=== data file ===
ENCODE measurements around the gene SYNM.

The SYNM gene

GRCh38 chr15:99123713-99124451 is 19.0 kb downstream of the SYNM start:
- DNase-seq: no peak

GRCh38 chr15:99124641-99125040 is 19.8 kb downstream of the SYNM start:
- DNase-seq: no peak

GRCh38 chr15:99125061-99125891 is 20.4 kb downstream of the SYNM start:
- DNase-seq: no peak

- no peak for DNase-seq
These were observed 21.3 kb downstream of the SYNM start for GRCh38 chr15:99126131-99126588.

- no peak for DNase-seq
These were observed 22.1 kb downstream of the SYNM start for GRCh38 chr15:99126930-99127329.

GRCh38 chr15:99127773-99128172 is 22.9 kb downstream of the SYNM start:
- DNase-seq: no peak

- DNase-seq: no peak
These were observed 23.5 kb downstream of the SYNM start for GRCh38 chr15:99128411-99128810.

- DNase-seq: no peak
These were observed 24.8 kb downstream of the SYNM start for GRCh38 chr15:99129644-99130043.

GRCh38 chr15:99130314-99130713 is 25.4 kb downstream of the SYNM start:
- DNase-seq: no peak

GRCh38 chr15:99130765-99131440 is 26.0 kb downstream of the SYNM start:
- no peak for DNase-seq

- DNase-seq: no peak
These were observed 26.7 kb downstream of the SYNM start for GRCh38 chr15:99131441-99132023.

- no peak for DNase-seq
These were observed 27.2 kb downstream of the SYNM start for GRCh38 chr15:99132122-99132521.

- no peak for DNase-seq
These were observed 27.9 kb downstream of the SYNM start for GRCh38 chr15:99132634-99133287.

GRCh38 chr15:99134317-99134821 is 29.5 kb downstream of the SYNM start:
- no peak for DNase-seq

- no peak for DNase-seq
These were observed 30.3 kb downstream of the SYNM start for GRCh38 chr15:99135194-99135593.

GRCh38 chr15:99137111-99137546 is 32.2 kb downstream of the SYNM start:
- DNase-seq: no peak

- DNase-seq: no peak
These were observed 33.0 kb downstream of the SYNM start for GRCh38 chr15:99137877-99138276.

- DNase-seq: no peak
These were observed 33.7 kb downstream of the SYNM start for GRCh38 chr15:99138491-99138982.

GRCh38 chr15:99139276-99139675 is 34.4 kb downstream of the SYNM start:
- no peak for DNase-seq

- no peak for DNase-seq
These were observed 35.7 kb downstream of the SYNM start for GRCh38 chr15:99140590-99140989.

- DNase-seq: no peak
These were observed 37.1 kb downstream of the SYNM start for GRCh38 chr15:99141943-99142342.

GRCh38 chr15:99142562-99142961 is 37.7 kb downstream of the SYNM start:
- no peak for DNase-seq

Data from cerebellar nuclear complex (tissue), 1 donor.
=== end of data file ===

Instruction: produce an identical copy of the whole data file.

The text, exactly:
ENCODE measurements around the gene SYNM.

The SYNM gene

GRCh38 chr15:99123713-99124451 is 19.0 kb downstream of the SYNM start:
- DNase-seq: no peak

GRCh38 chr15:99124641-99125040 is 19.8 kb downstream of the SYNM start:
- DNase-seq: no peak

GRCh38 chr15:99125061-99125891 is 20.4 kb downstream of the SYNM start:
- DNase-seq: no peak

- no peak for DNase-seq
These were observed 21.3 kb downstream of the SYNM start for GRCh38 chr15:99126131-99126588.

- no peak for DNase-seq
These were observed 22.1 kb downstream of the SYNM start for GRCh38 chr15:99126930-99127329.

GRCh38 chr15:99127773-99128172 is 22.9 kb downstream of the SYNM start:
- DNase-seq: no peak

- DNase-seq: no peak
These were observed 23.5 kb downstream of the SYNM start for GRCh38 chr15:99128411-99128810.

- DNase-seq: no peak
These were observed 24.8 kb downstream of the SYNM start for GRCh38 chr15:99129644-99130043.

GRCh38 chr15:99130314-99130713 is 25.4 kb downstream of the SYNM start:
- DNase-seq: no peak

GRCh38 chr15:99130765-99131440 is 26.0 kb downstream of the SYNM start:
- no peak for DNase-seq

- DNase-seq: no peak
These were observed 26.7 kb downstream of the SYNM start for GRCh38 chr15:99131441-99132023.

- no peak for DNase-seq
These were observed 27.2 kb downstream of the SYNM start for GRCh38 chr15:99132122-99132521.

- no peak for DNase-seq
These were observed 27.9 kb downstream of the SYNM start for GRCh38 chr15:99132634-99133287.

GRCh38 chr15:99134317-99134821 is 29.5 kb downstream of the SYNM start:
- no peak for DNase-seq

- no peak for DNase-seq
These were observed 30.3 kb downstream of the SYNM start for GRCh38 chr15:99135194-99135593.

GRCh38 chr15:99137111-99137546 is 32.2 kb downstream of the SYNM start:
- DNase-seq: no peak

- DNase-seq: no peak
These were observed 33.0 kb downstream of the SYNM start for GRCh38 chr15:99137877-99138276.

- DNase-seq: no peak
These were observed 33.7 kb downstream of the SYNM start for GRCh38 chr15:99138491-99138982.

GRCh38 chr15:99139276-99139675 is 34.4 kb downstream of the SYNM start:
- no peak for DNase-seq

- no peak for DNase-seq
These were observed 35.7 kb downstream of the SYNM start for GRCh38 chr15:99140590-99140989.

- DNase-seq: no peak
These were observed 37.1 kb downstream of the SYNM start for GRCh38 chr15:99141943-99142342.

GRCh38 chr15:99142562-99142961 is 37.7 kb downstream of the SYNM start:
- no peak for DNase-seq

Data from cerebellar nuclear complex (tissue), 1 donor.